Behold, the true breakfast of champions—a chocolate donut covered with slices of bacon, bacon-infused waffles, and a bacon cinnamon roll, all washed down with a bacon maple latte. You might as well wipe your face with a slab of bacon and get out some of those stray bacon bits with some bacon floss when you’re finished. That is, if your heart is still beating.
Bacon, bacon, bacon, bacon, bacon.
If you can get past your love of Wilbur, the outcries of the Rabbinical Assembly, and possibly your fear of death, you may realize that the savory, salty smokiness of bacon is a force to be reckoned with. To put it simply, bacon makes food taste better. Just ask the contestants on Top Chef or the owner of Voodoo Donuts in Seattle, the originator of the aforementioned chocolate bacon donut. Or call the Vosges Chocolate Company and inquire about their chocolate bacon bar. They will all preach the gospel of bacon and how it makes the world a better place. Though I could probably wax rhapsodic about bacon for days on end, my true subject is the borderline immoral indulgence it represents. Bacon will simply help tell that story.
The concept of extremely, usually absurdly, overindulgent food is becoming a bit of a food trend. Maybe it’s not so much a trend as a culinary revolution, a gastronomic coup d’état. OK, so it’s more of a niche for some very passionate individuals. Regardless of the title, this phenomenon has been popping up all over the foodie radar for the past few years. And though the “add bacon” movement is probably the most prominent example of such overindulgence, it is only the tip of the iceberg. The iceberg lettuce, that is, stuffed with mozzarella sticks, onion rings, chicken fingers, pickles, barbecue sauce, and some prosciutto.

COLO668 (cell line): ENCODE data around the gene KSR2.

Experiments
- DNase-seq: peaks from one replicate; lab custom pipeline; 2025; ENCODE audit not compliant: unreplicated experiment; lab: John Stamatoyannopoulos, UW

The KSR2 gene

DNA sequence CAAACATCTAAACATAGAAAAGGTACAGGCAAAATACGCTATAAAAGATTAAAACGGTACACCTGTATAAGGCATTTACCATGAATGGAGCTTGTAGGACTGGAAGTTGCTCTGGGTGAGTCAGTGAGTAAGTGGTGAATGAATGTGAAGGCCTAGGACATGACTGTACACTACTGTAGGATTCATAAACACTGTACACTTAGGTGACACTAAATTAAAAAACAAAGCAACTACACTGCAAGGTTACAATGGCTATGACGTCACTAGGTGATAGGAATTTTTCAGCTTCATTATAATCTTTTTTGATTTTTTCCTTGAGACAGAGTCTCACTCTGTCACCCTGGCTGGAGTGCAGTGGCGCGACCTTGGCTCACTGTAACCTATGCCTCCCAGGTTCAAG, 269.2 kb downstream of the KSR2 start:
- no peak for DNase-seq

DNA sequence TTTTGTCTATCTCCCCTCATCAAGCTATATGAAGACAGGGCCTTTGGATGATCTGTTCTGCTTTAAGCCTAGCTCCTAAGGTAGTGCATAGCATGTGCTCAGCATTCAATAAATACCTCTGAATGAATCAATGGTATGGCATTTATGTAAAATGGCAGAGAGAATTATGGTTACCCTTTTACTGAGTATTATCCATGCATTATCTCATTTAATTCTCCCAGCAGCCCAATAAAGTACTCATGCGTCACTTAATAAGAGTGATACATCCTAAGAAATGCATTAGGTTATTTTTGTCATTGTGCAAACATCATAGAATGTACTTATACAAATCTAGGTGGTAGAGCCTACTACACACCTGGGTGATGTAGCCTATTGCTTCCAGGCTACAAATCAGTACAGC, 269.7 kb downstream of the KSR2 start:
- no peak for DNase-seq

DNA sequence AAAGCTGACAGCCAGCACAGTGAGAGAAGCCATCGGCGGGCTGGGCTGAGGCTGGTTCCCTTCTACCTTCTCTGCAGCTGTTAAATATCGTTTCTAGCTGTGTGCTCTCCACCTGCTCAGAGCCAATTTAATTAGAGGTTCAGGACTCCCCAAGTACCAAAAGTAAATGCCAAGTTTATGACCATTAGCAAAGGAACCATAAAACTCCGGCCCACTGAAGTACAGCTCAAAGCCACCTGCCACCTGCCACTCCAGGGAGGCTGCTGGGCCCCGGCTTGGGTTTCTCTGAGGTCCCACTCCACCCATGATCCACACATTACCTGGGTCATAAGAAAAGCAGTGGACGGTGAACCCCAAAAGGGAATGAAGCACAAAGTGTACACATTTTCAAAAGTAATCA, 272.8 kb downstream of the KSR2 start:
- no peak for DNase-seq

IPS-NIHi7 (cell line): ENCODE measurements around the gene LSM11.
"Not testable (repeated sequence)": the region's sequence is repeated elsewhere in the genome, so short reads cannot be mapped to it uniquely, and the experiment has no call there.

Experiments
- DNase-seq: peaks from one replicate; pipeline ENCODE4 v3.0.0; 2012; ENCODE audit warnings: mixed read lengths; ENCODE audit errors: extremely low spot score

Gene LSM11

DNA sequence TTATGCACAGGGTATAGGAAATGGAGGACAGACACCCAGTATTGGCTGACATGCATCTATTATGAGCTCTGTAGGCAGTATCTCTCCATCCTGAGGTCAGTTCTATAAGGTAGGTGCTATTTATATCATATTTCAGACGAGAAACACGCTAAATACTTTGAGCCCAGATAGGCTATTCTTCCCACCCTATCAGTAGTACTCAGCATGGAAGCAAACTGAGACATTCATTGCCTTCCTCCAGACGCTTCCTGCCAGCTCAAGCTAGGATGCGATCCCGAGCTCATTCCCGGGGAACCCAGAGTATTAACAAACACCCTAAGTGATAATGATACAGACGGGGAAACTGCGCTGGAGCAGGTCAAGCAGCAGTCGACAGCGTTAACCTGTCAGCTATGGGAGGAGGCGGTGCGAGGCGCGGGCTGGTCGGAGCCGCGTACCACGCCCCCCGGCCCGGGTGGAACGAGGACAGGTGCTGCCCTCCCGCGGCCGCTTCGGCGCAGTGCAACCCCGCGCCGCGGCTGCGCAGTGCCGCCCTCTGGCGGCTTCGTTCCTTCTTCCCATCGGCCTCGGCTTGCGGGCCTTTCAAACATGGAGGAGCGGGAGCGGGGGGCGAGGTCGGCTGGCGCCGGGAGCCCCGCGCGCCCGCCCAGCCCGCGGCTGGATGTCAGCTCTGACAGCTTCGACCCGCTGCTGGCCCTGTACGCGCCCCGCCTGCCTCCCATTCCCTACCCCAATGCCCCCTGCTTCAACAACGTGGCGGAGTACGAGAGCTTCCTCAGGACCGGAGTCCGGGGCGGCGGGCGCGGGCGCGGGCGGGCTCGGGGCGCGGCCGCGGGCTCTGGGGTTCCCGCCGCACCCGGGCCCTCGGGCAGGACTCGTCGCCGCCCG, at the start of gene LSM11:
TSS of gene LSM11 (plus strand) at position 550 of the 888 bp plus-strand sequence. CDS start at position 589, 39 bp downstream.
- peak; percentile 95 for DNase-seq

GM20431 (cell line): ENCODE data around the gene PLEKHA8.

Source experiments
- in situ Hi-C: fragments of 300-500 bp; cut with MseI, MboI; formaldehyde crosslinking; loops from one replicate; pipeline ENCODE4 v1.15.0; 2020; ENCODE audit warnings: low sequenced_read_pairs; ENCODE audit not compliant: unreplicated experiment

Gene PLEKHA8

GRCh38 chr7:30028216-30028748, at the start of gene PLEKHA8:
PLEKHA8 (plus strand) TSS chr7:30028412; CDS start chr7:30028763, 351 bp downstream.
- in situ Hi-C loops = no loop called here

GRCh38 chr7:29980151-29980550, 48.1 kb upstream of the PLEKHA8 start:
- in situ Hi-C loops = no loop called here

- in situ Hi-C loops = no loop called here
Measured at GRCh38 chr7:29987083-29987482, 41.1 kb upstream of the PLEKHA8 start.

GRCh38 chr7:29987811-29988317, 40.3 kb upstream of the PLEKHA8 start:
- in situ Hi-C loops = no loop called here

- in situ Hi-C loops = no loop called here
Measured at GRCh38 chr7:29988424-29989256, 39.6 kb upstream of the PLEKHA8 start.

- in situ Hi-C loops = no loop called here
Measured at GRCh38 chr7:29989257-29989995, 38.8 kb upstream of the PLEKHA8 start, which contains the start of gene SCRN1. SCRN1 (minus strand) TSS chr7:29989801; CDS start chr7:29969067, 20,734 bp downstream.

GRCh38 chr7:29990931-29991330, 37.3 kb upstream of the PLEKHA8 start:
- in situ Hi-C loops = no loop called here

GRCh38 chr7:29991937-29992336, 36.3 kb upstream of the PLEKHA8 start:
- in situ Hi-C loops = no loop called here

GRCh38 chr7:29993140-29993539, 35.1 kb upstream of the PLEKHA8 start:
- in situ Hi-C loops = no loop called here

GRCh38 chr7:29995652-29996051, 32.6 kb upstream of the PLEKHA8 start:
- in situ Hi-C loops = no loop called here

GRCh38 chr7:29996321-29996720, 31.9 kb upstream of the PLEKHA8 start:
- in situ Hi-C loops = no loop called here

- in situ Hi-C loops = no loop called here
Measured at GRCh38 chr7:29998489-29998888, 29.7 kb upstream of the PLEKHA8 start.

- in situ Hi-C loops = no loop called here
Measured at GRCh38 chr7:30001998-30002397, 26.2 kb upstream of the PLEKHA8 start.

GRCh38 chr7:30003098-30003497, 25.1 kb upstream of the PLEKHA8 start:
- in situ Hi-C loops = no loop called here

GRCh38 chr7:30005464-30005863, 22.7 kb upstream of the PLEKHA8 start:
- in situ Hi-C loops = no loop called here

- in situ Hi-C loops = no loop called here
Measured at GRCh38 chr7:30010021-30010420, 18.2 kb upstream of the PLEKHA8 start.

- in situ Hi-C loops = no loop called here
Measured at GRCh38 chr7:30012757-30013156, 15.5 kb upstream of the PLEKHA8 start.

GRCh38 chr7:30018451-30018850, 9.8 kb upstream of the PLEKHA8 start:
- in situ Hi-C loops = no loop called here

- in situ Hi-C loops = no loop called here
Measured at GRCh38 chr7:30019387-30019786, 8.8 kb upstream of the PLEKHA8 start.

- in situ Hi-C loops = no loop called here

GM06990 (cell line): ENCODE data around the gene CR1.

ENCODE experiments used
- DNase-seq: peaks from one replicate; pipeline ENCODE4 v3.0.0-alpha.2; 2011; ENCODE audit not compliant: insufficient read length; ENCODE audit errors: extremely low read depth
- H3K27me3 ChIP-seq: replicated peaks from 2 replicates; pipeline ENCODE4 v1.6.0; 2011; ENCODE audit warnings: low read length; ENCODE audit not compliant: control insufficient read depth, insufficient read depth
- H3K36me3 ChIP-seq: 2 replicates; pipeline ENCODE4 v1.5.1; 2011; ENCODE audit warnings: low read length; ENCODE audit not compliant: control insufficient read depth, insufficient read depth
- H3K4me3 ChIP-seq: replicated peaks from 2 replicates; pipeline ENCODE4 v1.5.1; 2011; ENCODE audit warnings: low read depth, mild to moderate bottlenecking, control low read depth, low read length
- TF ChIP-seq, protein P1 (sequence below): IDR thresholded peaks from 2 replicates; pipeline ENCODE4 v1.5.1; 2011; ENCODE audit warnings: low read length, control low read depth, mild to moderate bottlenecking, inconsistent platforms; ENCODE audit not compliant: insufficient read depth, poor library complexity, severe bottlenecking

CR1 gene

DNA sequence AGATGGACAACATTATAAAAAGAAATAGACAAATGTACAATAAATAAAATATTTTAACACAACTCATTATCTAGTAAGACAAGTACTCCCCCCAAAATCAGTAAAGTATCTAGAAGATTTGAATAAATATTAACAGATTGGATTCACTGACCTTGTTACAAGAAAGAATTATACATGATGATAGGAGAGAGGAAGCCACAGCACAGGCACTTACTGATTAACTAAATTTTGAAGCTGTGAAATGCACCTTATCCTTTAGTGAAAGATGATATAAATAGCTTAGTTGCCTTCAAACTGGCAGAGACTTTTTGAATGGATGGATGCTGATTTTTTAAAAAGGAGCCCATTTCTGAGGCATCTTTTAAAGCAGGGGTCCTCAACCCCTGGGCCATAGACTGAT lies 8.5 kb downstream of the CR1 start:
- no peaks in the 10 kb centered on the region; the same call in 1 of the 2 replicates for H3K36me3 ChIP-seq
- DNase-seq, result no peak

The so-called nexus of overindulgence is without a doubt thiswhyyourefat.com. Since February, the site, supposedly where “dreams become heart attacks,” has been collecting and glorifying the latest and greatest in food that might kill you. Almost immediately after its creation, it was generating one million unique visitors intent on re-creating “Tempura Fried Cheesecake” or the intricate “Thunder Dome: three stacks of bacon, sausage, elk meat, onions and cheese between tortillas all topped with sour cream, two fried eggs and scallions”…which brings a tear to my eye.
Amongst the various deep-fried butter balls, corn dog pizzas, and jalapeño popper casseroles, one particularly terrible creation on the site rose to prominence. This is where bacon comes back into the game—the almighty “Bacon Explosion.” Despite its fear-inducing description (“two pounds of bacon woven through and around two pounds of sausage and slathered in barbecue sauce”), it was soon featured in the New York Times and Daily Telegraph, had a Wikipedia article created in its honor, and now retails for $29.99 online.
There are many fairly direct copycats of This Is Why You’re Fat, all helping to propagate the mantra of overindulgence. However some sites, such as fancyfastfood.com take on food-coma inducing decadance from another angle by attempting to legitimize bad food that already exists. Fancy Fast Food, with their motto of “Yeah it’s still bad for you—but see how good it can look!” demonstrates how upscale cuisine can be created using exclusively fast food items. Some fine examples are “Le Chicken McConfit” (McNuggets) and the “Boston Krème Brûlée" (Dunkin’ Donuts). Though the dishes seem high-end, their contents are anything but. I would like to quote President Obama in saying: “You can put lipstick on a pig, but it’s still a pig.”
So ultimately, is the quasi-religious devotion to overindulgence yet another of the many factors leading to America’s demise? Most likely. Is that a bad thing? Not really. For every single calorie that any of these dishes has, the sheer pleasure that it will bring to its consumer is at least tenfold. Nobody advocates eating these things every moment of every day. Sometimes a little overindulgence is just what you need.
So is a little bacon.